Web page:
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Higher mortgage rates still impacting buyer demand – Zoopla

  • 29/04/2024
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Higher mortgage rates still impacting buyer demand – Zoopla
Elevated mortgage rates and repayments are still affecting buyers’ affordability and demand in the housing market, data from a property listing firm showed.

The Zoopla House Price Index revealed that, although there was a 12% uplift in agreed sales compared to this time last year, mortgage repayments were still around 61% higher. 

Despite there being a rebound in mortgage approvals for purchase due to settled rates, average pricing remained around 4.5% compared to sub-2% in March 2021. 

Zoopla said that the average homebuyer using a 70% loan-to-value (LTV) mortgage would have an annual mortgage repayment of £11,400, up from £7,100 in March 2021 – a 61% difference. 

Two-thirds of this increase has been caused by higher mortgage rates, but house prices being 13% higher than they were three years ago had also added to rising costs. 


Southern England hit harder 

Zoopla’s data showed that the housing markets in the Southern parts of England were most impacted by higher mortgage rates. 

On a regional and country level, there has been a 50-70% rise in mortgage repayments for the average buyer since 2021. 

In the South West, South East and East of England, the annual cost of mortgage repayments is £5,000 more than in 2021. This rises to £7,500 for the average borrower in London. 

Zoopla said the cost of stamp duty was also impacting buyer decisions.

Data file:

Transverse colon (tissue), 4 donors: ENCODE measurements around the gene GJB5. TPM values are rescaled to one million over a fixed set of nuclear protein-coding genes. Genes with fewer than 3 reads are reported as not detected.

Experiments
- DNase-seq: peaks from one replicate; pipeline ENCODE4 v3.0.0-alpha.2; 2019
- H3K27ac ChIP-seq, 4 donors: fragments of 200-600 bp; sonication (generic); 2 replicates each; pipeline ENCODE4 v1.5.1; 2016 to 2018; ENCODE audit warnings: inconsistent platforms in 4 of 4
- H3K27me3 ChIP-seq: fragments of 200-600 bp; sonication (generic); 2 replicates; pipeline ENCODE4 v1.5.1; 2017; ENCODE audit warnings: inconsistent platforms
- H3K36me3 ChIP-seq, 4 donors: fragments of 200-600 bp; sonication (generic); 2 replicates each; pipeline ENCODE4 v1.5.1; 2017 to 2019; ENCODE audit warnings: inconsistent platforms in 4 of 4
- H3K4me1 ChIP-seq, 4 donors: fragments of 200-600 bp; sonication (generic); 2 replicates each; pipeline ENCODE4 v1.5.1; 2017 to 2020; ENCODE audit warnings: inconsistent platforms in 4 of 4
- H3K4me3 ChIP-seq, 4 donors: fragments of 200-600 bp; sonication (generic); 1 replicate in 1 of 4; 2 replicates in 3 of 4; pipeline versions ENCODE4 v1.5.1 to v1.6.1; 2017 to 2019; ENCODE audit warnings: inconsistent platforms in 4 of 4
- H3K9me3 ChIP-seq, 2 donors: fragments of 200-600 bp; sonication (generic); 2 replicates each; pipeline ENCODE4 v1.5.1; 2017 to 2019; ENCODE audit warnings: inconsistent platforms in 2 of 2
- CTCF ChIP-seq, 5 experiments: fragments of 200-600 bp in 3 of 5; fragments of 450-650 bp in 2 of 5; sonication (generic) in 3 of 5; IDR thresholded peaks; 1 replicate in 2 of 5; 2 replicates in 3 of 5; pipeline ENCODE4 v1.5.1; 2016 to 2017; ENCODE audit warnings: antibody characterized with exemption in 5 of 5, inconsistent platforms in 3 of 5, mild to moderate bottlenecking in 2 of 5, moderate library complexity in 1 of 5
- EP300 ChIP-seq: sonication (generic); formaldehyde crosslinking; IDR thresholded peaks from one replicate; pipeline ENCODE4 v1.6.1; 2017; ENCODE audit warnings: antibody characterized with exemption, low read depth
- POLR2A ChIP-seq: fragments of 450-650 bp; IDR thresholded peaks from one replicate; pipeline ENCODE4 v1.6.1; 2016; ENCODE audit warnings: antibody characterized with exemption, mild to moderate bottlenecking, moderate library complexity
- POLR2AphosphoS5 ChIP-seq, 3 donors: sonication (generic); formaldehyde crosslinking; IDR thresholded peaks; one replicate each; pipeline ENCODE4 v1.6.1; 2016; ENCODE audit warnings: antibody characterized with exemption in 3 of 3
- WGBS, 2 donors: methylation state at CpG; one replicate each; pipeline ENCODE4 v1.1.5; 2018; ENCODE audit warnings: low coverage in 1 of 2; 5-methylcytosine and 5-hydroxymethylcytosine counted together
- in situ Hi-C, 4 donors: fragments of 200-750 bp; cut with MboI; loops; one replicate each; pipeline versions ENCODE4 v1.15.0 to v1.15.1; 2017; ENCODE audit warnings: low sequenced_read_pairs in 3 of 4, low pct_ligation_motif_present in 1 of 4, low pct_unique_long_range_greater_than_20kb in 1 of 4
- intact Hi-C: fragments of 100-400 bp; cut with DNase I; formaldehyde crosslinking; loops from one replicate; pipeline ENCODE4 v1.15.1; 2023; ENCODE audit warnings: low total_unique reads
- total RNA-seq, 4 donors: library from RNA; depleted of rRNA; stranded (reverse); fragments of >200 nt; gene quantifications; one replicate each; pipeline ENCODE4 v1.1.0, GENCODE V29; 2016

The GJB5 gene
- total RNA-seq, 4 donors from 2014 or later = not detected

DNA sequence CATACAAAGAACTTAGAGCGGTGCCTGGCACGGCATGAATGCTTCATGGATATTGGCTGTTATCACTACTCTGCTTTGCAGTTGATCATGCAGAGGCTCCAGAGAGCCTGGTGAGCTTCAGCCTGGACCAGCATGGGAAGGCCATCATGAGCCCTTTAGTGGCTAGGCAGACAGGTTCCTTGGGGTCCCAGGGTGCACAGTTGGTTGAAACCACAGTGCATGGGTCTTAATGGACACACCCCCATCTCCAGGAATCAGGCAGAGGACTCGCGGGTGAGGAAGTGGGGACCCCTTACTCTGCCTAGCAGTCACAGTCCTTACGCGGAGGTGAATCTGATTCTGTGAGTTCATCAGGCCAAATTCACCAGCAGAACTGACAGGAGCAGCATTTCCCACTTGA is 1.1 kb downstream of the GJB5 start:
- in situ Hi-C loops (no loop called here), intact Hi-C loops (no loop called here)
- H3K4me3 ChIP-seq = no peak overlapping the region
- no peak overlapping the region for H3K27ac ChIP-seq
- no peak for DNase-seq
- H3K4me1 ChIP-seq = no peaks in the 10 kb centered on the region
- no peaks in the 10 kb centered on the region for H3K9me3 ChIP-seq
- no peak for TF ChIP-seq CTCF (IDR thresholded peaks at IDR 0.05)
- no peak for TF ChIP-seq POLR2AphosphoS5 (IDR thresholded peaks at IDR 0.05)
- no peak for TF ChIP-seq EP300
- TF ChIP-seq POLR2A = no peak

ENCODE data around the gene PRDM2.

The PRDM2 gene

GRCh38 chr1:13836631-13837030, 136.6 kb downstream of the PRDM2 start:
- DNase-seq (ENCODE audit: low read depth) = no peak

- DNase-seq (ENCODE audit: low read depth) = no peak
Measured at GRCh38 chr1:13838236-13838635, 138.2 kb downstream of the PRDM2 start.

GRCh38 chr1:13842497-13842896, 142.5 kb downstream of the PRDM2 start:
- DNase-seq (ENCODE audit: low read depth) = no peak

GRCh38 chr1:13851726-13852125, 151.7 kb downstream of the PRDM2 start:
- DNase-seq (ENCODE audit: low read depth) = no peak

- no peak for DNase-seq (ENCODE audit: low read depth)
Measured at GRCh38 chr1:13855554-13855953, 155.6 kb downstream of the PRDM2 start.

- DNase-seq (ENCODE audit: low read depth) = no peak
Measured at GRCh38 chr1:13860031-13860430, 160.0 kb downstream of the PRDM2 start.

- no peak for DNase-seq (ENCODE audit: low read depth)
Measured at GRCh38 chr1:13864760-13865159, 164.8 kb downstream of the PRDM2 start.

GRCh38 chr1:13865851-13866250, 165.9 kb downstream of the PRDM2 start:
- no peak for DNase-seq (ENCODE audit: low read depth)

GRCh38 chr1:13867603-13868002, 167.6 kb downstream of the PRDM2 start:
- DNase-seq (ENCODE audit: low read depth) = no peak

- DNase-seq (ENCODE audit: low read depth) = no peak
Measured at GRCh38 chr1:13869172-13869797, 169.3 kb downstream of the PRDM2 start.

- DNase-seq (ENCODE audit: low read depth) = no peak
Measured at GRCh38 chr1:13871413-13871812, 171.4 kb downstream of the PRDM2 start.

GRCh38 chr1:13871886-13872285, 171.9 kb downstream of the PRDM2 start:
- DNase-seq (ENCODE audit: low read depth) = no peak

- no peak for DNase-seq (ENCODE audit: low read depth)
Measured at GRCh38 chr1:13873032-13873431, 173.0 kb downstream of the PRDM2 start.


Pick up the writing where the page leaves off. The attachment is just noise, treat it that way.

In regions where the increase in mortgage payments is lower, the average ranges from £2,350 to £3,900 more in annual payments compared to 2021. 

Zoopla said this explained why market activity and prices were holding up better in more affordable areas. 


House price falls in most regions 

Zoopla’s data recorded that 64% of homes were still registering annual price falls. 

However, this was easing as it was a smaller share than the 82% of homes recorded in October, and declines were only around 0% to -3%. 

Price declines were more pronounced in Southern England, where 95-100% of homes in local markets were down on the year before. 

The East Midlands was also found to have a high proportion of markets, with price declines at 93%. 

The rest of Great Britain showed an improvement in house prices, with an overall smaller share of local markets recording a reduction. 

For example, there were no house price falls recorded in Scotland on a national level. Meanwhile, the North East, where homes are the most affordable at an average price of £142,000, also had areas with no annual price falls. 


Agreed sales up 

An overall improvement in the number of homes for sales and buyer confidence resulted in a 12% rise in agreed sales. 

Buyer demand was up by 4%, while there was a 14% increase in the flow of new supply. 

According to Zoopla’s data, there were 20% more homes available for sale compared to a year ago. 

The firm said the market was on track to see 1.1 million sales completions this year. 

Across the UK, Zoopla recorded a 0.2% year-on-year decline in average house prices in March to £264,500. 

Richard Donnell, executive director at Zoopla, said: “The rebound in sales being agreed continues for a fourth month as mortgage rates have fallen, consumer confidence improves and homebuyers have much greater choice of homes for sale. The pipeline of sales is growing, and we expect 100,000 more people to move home in 2024 than last year.

“There is clear evidence that house prices are firming and the pace of price falls is slowing. We don’t believe that prices will start to rise as buyers face much higher mortgage repayments than in the recent past. The market is adjusting to higher borrowing costs, and what we need is continued price stability, which will create the environment for continued growth in sales and home moves. It’s important sellers remain realistic on what they can achieve for their home.” 

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